A practical guide behavioural research on fake news

As we have all seen and heard, there is a global rise in the spread of misinformation on social media, and there has been some behavioural research on “fake news.” What is fake news, you ask? They are false news headlines that are presented as if legitimate.

These studies often present participants with news content that varies on dimensions like true v. false, politically consistent v. inconsistent, etc. and ask participants to make judgments for accuracy or choices.

This guide is intended to help researchers navigate the unique challenges that come with this type of research. One of the main issues is that content being spread on social media is a moving target that reflects current affairs. We must consider that the selection of the content to include can be highly consequential for the study’s outcome, and researcher biases can result in biases in a stimulus set. We advocate for pretesting materials report our own pretest of 225 recent true and false news headlines relating to U.S. political issues and the COVID-19 pandemic.

Step 1 – Selecting your misinformation

When one refers to fake news, it is actually a reference to whatever happens to exist as the present form of misinformation occurring in the world. If you wish to create your own fake news stimuli (as has been done in some studies; Pereira et al., 2020), you need to take extra care to make sure that your content is similar to what is seen in everyday life.

Creating your own headlines means that you don’t know if they are t he sort that would actually spread on social media. You should get a sense of what fake news looks like in the context that you are interested in. For example, if you would like to run a study on misinformation in Brazil, it would not make sense to use examples of fake news headlines from the United States.

Fortunately, there are numerous fact-checking organizations around the world that keep records of false or misleading content that is spread on the internet. Some of them are below.


Many falsehoods on these websites are not examples of “fake news” again; it is up to you to decide what type of misinformation you would like to research.

Step 2 – Selecting true content

Determining how people distinguish between true and false content is very important but if you’re only interested in testing misinformation without “true content,” then skip this step. Finding misinformation is easy as there is a clear way to discover “misinformation” that fact-checkers have identified as false. There is a much larger world of possibilities with true content, and there are reliable mainstream sources such as The New York Times or Washington Post.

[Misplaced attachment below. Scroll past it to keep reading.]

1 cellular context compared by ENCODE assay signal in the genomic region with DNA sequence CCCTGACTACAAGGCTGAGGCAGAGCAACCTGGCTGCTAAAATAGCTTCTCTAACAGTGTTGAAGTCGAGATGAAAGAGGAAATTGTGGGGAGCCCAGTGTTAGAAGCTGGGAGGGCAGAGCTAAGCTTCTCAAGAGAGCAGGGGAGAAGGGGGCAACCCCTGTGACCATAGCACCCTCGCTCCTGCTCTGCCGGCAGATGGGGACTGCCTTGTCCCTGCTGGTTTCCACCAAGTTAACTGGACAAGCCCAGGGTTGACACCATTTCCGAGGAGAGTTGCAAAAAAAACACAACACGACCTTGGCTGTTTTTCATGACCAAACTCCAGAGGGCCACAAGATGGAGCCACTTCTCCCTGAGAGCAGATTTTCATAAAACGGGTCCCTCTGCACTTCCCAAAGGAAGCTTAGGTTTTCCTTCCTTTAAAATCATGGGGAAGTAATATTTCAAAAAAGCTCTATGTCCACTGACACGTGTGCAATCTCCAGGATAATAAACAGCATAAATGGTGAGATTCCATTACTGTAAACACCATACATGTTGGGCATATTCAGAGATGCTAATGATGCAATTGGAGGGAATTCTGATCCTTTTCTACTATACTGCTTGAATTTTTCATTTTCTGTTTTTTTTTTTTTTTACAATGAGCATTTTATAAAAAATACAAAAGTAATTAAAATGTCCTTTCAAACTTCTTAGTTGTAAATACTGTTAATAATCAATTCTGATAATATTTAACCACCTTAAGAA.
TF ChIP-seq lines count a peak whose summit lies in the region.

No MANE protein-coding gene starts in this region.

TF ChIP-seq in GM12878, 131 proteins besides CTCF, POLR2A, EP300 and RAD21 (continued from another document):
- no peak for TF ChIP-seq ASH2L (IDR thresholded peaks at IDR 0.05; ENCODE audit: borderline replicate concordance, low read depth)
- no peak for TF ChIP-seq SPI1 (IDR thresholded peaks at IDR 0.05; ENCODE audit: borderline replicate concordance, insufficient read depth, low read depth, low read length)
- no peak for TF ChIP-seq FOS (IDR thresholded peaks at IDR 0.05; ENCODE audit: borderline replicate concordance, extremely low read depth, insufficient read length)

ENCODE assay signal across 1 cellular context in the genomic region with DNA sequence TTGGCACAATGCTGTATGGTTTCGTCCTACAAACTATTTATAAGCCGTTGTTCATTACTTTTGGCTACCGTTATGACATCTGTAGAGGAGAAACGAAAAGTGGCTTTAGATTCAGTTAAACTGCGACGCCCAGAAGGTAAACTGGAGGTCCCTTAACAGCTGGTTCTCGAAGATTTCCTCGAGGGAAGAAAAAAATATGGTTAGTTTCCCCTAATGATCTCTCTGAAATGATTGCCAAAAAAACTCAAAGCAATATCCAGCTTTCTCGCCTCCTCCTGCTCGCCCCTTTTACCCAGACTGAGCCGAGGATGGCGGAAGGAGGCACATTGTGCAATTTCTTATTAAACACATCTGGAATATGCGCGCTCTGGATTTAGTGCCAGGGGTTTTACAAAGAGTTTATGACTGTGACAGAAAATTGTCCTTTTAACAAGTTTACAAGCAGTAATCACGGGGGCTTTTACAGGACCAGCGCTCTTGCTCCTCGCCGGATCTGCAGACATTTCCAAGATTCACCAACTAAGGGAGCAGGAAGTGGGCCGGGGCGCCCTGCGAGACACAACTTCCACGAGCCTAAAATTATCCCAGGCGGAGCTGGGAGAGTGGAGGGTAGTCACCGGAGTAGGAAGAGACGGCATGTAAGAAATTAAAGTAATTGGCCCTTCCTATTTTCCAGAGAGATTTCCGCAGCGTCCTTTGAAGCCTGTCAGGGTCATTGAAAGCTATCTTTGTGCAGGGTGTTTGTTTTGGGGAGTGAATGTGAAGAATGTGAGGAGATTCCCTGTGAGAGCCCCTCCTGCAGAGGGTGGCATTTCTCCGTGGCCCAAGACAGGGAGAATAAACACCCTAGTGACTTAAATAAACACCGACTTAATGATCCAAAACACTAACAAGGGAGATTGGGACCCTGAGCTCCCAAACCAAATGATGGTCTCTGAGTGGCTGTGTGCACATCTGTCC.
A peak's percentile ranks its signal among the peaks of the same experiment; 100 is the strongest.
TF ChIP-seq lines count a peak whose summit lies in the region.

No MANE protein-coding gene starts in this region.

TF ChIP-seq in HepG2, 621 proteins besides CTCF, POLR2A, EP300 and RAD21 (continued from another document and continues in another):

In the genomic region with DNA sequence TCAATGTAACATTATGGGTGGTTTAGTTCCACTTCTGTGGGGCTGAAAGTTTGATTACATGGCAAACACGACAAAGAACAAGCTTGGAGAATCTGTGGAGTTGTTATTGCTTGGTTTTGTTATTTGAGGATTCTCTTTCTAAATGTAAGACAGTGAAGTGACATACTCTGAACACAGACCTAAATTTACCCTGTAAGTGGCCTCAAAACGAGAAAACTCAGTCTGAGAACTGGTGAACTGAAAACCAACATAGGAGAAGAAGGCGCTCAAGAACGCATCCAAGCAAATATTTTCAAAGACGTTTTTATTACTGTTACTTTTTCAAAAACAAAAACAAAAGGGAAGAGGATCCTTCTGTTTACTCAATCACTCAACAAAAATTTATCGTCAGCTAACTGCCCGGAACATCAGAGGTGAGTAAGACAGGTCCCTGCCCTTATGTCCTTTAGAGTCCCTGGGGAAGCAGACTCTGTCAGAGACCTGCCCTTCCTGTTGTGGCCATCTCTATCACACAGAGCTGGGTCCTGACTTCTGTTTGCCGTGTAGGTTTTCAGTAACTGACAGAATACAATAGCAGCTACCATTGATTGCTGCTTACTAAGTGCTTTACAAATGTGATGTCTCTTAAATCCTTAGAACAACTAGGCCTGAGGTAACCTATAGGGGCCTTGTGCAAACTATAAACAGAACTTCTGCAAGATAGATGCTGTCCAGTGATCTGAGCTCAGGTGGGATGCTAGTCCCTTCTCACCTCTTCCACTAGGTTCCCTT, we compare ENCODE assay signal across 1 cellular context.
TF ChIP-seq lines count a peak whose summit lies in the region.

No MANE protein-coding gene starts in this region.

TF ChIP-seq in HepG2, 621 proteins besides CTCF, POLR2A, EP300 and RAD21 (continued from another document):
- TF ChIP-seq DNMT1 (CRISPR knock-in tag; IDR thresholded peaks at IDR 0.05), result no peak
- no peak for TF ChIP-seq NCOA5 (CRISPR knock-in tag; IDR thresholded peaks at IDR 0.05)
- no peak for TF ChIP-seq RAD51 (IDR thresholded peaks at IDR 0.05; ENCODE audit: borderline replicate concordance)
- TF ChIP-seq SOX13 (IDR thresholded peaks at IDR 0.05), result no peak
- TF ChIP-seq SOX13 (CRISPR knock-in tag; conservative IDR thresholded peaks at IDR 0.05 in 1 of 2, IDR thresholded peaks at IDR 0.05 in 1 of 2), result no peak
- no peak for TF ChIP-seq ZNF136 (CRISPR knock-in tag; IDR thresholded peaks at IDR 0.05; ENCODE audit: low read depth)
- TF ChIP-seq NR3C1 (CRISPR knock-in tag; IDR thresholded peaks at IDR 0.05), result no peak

When searching for content, it is also important to sample as many different sources as possible. Our preferred approach is to select headlines that would make sense for someone to share several months after the headline was published because they describe events that could happen.

Step 3 – Complete a pretest

A pretest is optional, but if one is set, you can select 20 headlines that are Pro Democratic and 20 that are Pro Republican; the Pro Democratic headlines may end up being more Pro Democratic than the Pro Republican headlines are Pro Republican (or vice versa), depending on who selects them (or even random chance).

The vast majority of the empirical studies on fake news that we have published have been backed up with pretesting, which requires extra time and money.

Step 4 – Creating your experiment

It is time to create your experiment. The selection of your content is absolutely central to the validity of your study. For this study, it was essential to have headlines that were highly political as those are the type of headlines that should facilitate partisan bias. We, therefore, used a pretest to confirm this. We found that using more than 30 headlines is probably too much, and we suggest running smaller batches of participants initially. You can randomize across a large set of headlines. If you are committed to studying fake news, then this may be a good strategy


It is necessary for social scientists to form a better understanding of why and how falsehood has spread so easily on social media platforms. Fortunately, there are steps that can be taken to build robust surveys and experiments using “real world” examples of news content. If we can build a collective knowledge base around the issue, it will be easier for meaningful interventions to impact the quality of content that people share on social media



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